Japanese writer/director Yasujiro Ozu is known best for such observant postwar “home dramas” as Tokyo Story, Tokyo Twilight, Late Spring, Early Summer and An Autumn Afternoon. The Criterion Collection re-release of Good Morning provides ample proof, in case any was necessary, that Ozu’s comedies deserve our attention, as well. It is a loose remake of his own 1932 silent, I Was Born, But …, as well as his second film in color. The rebellious pair of children to whom we’re introduced in both movies could have been fashioned after the Katzenjammer Kids or the Little Rascals, and their friends run the gamut from typically polite and respectful, to anarchic … in a mischievous sort of way. Minoru and Isamu Hayashi stubbornly insist on becoming the next family in the suburban neighborhood to own a television, so they can watch sumo wrestling and baseball without leaving home. (It must have been a demand made by children around the world in 1959.) They even refuse to speak Japanese and eat their meals, until their father surrenders. Their impolite behavior is completely out of character for Japanese children of the period, so it’s especially interesting to see how their decidedly postwar parents deal with it. Good Morning‘s vision extends to the difficulties of multigenerational families living in small, pre-fabricated homes, so close together that one family’s living room practically leads into the kitchen next-door, and drunken grandfathers easily confuse one family’s front door for his own. The boys find ways to avoid having to deal with bullies at school, while, at home, mom learns how to cope with nosy and domineering neighbors, whose gossip can be as sharp as a knife.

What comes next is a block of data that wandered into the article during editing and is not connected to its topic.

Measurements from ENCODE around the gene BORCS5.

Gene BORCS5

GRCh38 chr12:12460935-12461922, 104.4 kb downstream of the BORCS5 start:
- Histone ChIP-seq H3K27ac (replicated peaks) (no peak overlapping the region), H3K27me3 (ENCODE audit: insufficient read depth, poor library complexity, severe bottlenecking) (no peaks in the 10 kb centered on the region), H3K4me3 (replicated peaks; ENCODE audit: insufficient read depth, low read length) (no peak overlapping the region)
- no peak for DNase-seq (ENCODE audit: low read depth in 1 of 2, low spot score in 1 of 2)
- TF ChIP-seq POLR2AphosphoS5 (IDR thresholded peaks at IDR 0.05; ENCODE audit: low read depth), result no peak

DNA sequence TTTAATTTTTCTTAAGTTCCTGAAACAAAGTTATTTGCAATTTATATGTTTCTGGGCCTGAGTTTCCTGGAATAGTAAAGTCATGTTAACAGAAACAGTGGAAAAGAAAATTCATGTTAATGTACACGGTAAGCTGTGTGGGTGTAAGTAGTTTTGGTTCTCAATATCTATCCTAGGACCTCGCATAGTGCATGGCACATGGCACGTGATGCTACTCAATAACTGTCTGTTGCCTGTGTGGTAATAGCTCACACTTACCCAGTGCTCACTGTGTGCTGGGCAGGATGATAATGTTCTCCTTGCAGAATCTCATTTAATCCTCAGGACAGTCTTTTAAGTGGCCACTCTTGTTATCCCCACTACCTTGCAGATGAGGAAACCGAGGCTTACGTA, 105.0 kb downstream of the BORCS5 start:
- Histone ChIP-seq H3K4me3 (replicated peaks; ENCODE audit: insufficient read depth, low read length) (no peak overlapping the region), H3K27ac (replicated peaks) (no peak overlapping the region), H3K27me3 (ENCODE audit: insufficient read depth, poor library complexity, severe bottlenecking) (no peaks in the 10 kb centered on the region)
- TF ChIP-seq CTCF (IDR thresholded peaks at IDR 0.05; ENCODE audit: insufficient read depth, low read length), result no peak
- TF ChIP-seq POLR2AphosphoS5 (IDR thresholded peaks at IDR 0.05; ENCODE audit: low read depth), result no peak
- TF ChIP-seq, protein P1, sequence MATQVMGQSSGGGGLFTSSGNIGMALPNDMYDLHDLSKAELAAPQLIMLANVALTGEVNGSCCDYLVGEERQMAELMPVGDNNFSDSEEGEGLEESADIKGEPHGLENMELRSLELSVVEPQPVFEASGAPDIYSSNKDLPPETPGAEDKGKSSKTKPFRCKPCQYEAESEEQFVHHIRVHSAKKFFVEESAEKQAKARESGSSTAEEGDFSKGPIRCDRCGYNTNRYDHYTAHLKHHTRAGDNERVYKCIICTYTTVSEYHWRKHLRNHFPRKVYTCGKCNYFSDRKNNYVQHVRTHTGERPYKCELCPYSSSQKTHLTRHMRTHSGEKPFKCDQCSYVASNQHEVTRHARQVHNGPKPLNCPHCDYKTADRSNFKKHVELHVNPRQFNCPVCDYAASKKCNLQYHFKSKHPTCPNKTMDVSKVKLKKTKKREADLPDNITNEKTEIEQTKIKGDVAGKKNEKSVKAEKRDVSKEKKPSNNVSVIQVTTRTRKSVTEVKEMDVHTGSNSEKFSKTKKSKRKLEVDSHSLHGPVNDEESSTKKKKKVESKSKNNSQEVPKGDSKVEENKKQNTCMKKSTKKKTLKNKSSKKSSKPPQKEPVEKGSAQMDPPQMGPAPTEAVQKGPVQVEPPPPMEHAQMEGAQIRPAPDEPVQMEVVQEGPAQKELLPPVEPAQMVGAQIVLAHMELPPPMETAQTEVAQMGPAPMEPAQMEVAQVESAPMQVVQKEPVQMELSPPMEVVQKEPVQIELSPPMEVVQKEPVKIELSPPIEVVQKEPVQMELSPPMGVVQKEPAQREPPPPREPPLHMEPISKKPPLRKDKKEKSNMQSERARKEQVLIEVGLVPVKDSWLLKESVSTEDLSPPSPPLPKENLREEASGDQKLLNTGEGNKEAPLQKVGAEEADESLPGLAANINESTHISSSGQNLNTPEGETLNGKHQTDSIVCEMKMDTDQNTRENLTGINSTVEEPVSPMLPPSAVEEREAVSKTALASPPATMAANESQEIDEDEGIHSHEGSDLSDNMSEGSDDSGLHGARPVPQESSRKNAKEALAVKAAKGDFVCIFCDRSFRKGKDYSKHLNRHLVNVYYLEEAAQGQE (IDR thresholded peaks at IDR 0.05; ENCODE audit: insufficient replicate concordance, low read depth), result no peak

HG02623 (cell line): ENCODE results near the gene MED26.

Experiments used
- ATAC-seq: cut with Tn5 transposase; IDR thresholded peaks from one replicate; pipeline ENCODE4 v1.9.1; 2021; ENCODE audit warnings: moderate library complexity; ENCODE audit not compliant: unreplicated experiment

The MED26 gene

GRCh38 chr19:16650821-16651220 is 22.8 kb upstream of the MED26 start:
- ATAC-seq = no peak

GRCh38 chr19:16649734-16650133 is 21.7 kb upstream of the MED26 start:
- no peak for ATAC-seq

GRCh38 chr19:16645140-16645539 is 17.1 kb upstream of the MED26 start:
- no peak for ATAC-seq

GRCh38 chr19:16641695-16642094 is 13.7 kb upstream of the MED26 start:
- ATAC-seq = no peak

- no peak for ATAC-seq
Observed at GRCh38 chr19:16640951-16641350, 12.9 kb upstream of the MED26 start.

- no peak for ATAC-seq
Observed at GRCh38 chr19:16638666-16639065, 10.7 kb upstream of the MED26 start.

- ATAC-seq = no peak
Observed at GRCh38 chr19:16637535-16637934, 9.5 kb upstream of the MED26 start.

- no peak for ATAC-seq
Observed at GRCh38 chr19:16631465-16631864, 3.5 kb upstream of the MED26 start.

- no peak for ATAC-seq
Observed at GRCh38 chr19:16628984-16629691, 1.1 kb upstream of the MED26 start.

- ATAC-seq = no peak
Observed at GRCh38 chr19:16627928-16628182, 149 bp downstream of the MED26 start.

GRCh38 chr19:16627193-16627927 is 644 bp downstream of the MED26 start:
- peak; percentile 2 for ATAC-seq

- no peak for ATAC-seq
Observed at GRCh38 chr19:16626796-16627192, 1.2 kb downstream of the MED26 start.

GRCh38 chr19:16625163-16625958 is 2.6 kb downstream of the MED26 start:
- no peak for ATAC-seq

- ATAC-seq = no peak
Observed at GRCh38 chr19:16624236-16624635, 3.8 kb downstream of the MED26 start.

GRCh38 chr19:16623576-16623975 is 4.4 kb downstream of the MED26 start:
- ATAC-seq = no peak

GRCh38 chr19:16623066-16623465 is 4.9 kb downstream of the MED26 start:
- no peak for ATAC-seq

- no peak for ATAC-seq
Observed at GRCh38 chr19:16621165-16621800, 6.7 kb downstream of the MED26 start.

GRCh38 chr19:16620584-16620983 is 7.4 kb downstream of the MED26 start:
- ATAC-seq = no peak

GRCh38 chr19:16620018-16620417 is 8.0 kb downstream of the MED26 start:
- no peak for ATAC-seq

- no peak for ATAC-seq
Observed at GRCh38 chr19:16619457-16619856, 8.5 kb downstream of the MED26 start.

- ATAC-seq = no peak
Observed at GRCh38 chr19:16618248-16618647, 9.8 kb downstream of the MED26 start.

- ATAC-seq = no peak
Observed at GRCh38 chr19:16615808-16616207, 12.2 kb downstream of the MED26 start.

The title, Good Morning, itself, offers a clue to Ozu’s overriding theme of changing norms in a society not quite ready to deal with them. The exaggerated repetition of polite greetings, expressions of gratitude, apologies, bowing and other courtesies — the “lubricant in Japanese society” — is hilarious, but only when we finally get the drift of Ozu’s running gag. He also shows how everyday commerce is evolving, by contrasting the efforts of a persistent street peddler who’s knows the territory and a neighbor who finally gets a meaningful job, as purveyor of consumer-electronics products to strangers. And, then, there’s the farting. Even if the unfettered flatulence is hard to detect, at first, it is one of the things that links generations in these households. Everyone lets one go every so often and giggles at their own impoliteness. The Technicolor may also be new, but not the director’s brilliant camerawork and subtle shifts in perspective, which most viewers won’t even notice. The Blu-ray benefits from a new 4K digital restoration from Shochiku Co., with uncompressed monaural soundtrack; the inclusion of “I Was Born, But .,.,” with a score composed by Donald Sosin; the surviving excerpt from “A Straightforward Boy,” a 1929 silent film by Ozu; a new video essay on his use of humor, by critic David Cairns; an interview with film scholar David Bordwell; and an essay by critic Jonathan Rosenbaum.